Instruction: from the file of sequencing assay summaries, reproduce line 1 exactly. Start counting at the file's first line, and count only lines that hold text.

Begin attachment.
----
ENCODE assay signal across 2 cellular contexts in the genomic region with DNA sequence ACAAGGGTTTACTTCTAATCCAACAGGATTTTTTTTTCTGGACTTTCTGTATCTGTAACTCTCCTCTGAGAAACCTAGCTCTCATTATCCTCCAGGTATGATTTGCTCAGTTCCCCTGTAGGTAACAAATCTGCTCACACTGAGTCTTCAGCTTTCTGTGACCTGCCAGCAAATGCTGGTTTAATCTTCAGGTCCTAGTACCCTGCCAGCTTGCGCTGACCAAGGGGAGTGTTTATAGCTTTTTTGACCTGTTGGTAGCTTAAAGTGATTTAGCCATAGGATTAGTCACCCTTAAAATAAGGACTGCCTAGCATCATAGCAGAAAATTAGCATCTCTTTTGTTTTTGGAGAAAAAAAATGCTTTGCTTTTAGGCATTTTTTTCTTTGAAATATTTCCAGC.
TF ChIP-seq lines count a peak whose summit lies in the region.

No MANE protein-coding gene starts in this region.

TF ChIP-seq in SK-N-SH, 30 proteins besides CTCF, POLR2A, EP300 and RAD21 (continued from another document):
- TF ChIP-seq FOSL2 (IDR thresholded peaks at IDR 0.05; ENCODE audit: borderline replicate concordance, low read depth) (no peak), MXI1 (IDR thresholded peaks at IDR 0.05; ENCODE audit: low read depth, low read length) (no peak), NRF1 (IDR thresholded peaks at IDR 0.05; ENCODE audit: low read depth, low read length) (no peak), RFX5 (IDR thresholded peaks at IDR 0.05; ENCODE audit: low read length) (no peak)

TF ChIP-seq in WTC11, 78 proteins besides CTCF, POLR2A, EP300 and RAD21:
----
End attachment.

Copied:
ENCODE assay signal across 2 cellular contexts in the genomic region with DNA sequence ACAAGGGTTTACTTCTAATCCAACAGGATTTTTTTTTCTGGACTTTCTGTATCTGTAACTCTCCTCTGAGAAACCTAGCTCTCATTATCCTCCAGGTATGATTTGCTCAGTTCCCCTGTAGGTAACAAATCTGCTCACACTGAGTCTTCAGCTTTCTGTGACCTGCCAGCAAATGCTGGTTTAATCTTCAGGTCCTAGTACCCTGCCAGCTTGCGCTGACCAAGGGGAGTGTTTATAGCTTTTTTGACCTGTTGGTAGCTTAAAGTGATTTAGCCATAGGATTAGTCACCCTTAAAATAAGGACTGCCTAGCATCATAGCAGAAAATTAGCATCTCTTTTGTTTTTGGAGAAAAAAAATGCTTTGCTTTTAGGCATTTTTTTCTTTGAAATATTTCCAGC.